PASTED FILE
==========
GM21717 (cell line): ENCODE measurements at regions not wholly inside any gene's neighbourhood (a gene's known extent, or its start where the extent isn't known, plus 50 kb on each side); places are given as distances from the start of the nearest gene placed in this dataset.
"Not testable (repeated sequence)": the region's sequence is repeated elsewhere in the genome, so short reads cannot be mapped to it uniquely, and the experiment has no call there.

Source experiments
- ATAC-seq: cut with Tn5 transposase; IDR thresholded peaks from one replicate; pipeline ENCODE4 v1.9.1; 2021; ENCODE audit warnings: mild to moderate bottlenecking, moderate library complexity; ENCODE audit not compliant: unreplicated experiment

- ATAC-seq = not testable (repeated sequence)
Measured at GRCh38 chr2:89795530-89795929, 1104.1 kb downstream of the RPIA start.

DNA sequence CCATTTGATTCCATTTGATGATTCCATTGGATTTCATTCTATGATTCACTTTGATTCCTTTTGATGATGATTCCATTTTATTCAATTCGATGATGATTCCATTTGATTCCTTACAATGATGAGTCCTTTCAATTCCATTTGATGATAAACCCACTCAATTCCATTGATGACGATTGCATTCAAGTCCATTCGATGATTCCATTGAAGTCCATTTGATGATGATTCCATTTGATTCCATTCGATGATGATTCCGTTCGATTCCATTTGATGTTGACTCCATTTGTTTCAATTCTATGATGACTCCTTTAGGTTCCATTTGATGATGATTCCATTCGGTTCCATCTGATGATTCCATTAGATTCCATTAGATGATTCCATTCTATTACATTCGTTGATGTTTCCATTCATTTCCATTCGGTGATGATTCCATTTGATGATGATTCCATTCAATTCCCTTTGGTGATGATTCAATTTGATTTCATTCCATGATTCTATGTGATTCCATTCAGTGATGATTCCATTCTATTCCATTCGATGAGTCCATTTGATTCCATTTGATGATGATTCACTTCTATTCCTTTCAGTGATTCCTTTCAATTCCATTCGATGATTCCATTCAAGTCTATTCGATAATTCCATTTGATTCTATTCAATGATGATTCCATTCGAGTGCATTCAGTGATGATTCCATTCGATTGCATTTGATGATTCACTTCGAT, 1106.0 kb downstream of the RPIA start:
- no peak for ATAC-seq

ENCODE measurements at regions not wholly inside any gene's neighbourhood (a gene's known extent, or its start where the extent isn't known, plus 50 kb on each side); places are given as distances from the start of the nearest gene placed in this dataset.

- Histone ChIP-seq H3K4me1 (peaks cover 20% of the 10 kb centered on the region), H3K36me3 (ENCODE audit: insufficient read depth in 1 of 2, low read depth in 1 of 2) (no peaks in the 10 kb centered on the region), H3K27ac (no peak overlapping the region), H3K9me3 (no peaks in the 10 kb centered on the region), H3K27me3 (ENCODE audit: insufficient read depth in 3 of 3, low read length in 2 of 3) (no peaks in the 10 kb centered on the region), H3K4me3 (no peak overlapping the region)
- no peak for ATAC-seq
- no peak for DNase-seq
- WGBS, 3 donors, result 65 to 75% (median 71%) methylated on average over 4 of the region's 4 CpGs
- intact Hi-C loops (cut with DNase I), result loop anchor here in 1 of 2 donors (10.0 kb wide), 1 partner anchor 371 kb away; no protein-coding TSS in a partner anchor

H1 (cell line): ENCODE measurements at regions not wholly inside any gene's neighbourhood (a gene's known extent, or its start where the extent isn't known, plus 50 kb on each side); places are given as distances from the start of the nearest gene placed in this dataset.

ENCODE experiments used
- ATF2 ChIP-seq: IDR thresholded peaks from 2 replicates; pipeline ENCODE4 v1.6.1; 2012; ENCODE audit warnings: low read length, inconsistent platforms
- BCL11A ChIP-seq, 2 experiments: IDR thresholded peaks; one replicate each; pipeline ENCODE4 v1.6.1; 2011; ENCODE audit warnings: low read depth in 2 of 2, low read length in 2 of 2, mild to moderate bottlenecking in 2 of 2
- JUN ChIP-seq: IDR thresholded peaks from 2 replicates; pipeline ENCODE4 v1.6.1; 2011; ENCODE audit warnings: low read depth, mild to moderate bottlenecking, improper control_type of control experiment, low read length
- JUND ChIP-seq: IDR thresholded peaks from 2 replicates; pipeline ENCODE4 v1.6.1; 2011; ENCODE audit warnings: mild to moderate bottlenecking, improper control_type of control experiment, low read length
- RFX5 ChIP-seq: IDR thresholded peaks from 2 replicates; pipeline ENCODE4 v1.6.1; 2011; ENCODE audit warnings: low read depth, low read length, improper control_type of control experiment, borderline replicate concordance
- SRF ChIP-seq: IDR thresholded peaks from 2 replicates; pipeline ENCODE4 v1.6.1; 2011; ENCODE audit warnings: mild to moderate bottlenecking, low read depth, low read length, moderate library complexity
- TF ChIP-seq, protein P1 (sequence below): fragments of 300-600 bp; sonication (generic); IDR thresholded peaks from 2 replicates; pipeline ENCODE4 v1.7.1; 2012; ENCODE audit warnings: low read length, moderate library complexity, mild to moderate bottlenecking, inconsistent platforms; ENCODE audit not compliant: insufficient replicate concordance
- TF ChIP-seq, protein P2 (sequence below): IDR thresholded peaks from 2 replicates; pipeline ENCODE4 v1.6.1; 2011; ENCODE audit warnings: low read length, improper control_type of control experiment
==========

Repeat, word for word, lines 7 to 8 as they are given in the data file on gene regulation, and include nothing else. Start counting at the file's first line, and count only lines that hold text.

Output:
DNA sequence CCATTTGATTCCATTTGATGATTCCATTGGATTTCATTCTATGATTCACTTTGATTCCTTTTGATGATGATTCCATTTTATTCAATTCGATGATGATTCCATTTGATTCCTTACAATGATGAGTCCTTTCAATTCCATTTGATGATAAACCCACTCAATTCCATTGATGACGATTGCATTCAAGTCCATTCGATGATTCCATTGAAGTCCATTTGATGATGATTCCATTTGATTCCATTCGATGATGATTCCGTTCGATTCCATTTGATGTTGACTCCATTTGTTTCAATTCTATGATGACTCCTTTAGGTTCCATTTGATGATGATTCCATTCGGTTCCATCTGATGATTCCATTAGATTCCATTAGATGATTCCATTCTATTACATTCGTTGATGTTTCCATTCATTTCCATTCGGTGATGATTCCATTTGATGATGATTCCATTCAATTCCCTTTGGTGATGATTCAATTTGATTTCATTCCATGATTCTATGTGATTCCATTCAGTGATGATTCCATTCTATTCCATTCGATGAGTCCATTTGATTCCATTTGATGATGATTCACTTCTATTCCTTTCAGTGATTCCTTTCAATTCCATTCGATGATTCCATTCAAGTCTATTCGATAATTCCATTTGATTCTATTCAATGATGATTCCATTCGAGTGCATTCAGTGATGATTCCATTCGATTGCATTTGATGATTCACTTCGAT, 1106.0 kb downstream of the RPIA start:
- no peak for ATAC-seq